Type: chapter

DOI: 10.1093/sipri/9780198821557.003.0008

Chapter: 8. Chemical and biological security threats

Source: SIPRI Yearbook 2018

Author: Dan Smith

OxChapML2.50OUP TCI20180606.0SIPRIMedicine-UKSIPRI Yearbook SeriesNewgen8. Chemical and biological security threatsOverviewThe United Nations, the Organisation for the Prohibition of Chemical Weapons (OPCW) and governments continued to evaluate allegations of chemical weapon (CW) use in Iraq and Syria in 2017. Both the UN Security Council and the OPCW Executive Council remained deadlocked on the question of Syrian Government responsibility for CW use (seesectionI), including with regard to the use of sarin at Khan Shaykhun on 4 April. This attack prompted the United States to launch retaliatory Tomahawk cruise missile

8. Chemical and biological security threats »

Type: chapter

DOI: 10.1093/sipri/9780198839996.003.0008

Chapter: 8. Chemical and biological security threats

Source: SIPRI Yearbook 2019

Author: Caitríona McLeish, Filippa Lentzos

CaitríonaMcLeishFilippaLentzosOxChapML2.50OUP TCI20190605.0SIPRIMedicine-UKSIPRI Yearbook SeriesNewgen8. Chemical and biological security threatsOverviewAllegations of chemical weapon use by Syria continued to dominate the work of the Organisation for the Prohibition of Chemical Weapons (OPCW) in 2018. The Declaration Assessment Team continued its work to resolve gaps, inconsistencies and discrepancies in Syria’s initial declaration, and the Fact-finding Mission in Syria continued to collect and analyse information in relation to allegations of use. Among the allegations was an attack in Douma on 7 April 2018 that prompted the United States, the

12. Chemical and biological security threats »

Type: chapter

DOI: 10.1093/sipri/9780198869207.003.0012

Chapter: 12. Chemical and biological security threats

Source: SIPRI Yearbook 2020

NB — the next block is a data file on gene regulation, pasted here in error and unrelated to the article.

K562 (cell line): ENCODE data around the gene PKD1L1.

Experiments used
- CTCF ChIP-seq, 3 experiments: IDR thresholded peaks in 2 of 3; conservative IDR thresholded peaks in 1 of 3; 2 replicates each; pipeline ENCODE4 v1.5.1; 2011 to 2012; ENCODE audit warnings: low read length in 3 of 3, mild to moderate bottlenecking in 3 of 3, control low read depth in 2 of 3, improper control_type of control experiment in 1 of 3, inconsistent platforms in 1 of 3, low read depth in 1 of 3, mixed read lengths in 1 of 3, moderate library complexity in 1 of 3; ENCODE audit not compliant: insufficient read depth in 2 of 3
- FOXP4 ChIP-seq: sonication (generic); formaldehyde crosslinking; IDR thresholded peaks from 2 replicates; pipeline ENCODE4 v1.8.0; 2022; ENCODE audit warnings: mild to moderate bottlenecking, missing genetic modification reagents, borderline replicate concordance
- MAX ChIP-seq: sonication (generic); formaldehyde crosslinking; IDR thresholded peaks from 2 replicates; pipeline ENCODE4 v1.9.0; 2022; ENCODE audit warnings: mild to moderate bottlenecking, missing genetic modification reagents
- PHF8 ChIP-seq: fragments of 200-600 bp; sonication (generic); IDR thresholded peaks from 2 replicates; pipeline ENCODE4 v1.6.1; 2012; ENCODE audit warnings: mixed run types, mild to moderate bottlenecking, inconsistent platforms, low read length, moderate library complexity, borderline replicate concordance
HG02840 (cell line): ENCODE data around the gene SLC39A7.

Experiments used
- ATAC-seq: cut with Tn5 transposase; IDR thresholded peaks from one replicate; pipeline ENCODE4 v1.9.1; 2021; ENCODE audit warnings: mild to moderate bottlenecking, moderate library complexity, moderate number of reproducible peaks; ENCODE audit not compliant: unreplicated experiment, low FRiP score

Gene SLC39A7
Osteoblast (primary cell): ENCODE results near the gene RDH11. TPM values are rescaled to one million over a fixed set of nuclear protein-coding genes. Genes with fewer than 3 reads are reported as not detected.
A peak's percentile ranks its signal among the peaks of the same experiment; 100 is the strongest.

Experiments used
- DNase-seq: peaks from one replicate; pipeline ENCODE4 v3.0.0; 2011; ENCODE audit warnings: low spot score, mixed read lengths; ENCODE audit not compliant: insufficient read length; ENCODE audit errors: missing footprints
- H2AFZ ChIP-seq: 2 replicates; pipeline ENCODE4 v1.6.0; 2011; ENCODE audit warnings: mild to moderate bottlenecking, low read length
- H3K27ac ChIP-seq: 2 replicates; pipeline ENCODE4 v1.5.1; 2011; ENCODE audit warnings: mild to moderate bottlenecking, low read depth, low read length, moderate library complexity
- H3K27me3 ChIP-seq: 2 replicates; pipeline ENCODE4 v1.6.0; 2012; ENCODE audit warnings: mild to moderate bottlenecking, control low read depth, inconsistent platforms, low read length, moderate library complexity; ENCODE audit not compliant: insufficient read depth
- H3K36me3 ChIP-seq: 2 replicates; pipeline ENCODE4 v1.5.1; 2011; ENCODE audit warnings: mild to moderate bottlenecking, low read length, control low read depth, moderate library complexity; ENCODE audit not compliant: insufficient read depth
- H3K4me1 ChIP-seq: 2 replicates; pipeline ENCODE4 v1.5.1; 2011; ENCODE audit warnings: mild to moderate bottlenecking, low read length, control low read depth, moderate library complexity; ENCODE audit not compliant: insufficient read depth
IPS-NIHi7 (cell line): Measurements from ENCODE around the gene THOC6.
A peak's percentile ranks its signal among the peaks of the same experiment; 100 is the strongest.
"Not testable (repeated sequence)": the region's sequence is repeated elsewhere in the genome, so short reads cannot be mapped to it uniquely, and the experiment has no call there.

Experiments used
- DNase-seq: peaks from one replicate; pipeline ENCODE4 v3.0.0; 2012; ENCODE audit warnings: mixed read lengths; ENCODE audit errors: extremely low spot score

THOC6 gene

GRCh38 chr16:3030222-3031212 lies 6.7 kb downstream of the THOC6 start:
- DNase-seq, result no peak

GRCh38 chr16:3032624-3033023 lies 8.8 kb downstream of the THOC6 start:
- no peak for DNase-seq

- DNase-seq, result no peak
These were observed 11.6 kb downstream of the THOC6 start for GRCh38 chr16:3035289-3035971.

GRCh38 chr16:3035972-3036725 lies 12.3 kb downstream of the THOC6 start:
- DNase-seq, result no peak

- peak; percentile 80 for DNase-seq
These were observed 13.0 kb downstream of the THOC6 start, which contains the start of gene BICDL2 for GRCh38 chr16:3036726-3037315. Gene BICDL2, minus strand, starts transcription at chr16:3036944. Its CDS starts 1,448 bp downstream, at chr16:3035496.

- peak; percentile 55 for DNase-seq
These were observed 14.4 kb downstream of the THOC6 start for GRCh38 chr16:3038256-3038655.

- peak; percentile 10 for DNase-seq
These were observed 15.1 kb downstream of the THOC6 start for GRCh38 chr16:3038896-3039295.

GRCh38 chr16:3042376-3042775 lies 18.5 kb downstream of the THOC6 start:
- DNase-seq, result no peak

Author: Caitríona Mcleish, Filippa Lentzos

CaitríonaMcleishFilippaLentzosOxChapML2.50OUP TCI20200603.0SIPRIMedicine-UKSIPRI Yearbook SeriesNewgen12. Chemical and biological security threatsOverviewAllegations of chemical weapons use by Syria continued to be investigated by the Organisation for the Prohibition of Chemical Weapons (OPCW) in 2019. The Declaration Assessment Team continued its work to resolve gaps, inconsistencies and discrepancies in Syria’s initial declaration, and the Fact-finding Mission (FFM) in Syria continued to collect and analyse information in relation to allegations of use. The FFM reported in March 2019 that there were ‘reasonable grounds’ for believing that a chemical weapon attack

12. Chemical and biological security threats »

Type: chapter

DOI: 10.1093/sipri/9780192847577.003.0012

Chapter: 12. Chemical and biological security threats

Source: SIPRI Yearbook 2021

Author: Filippa Lentzo, Caitríona Mcleish

FilippaLentzoCaitríonaMcleishOxChapML2.50OUP TCI20210602.0SIPRIMedicine-UKSIPRI Yearbook SeriesNewgen12. Chemical and biological security threatsOverviewIn 2020 the Covid‑19 pandemic changed the world in a way that very few had anticipated.SectionIoutlines the timeline of the pandemic; the impacts on people’s health and on society; competing theories on the origin of the virus; studies into the origins; and its implications for global biosecurity architecture. By the end of 2020, the World Health Organization (WHO) had received reports of over 82 million cases of Covid‑19 worldwide, and there had been over

3. Civilian roles in peace operations »

Type: chapter

DOI: 10.1093/sipri/9780199581122.003.0004

Chapter: 3. Civilian roles in peace operations

Source: SIPRI Yearbook 2010

Author: Sharon Wiharta, Stephanie Blair

SharonWihartaStephanieBlairCivilians play an ever more central role in multidimensional and integrated peacekeeping and peacebuilding operations. Although the civilian dimension has been strengthened by a range of recent institutional innovations, peace operations are plagued by the persistent challenges of deploying the appropriate people at the right time and in the appropriate numbers. The UN Mission in Sudan (UNMIS) illustrates the importance of addressing the civilian capacity gap, while taking into account the interrelation of such factors as financing peace operations and recruitment. It also highlights the need for a critical analysis of the purpose and objectives of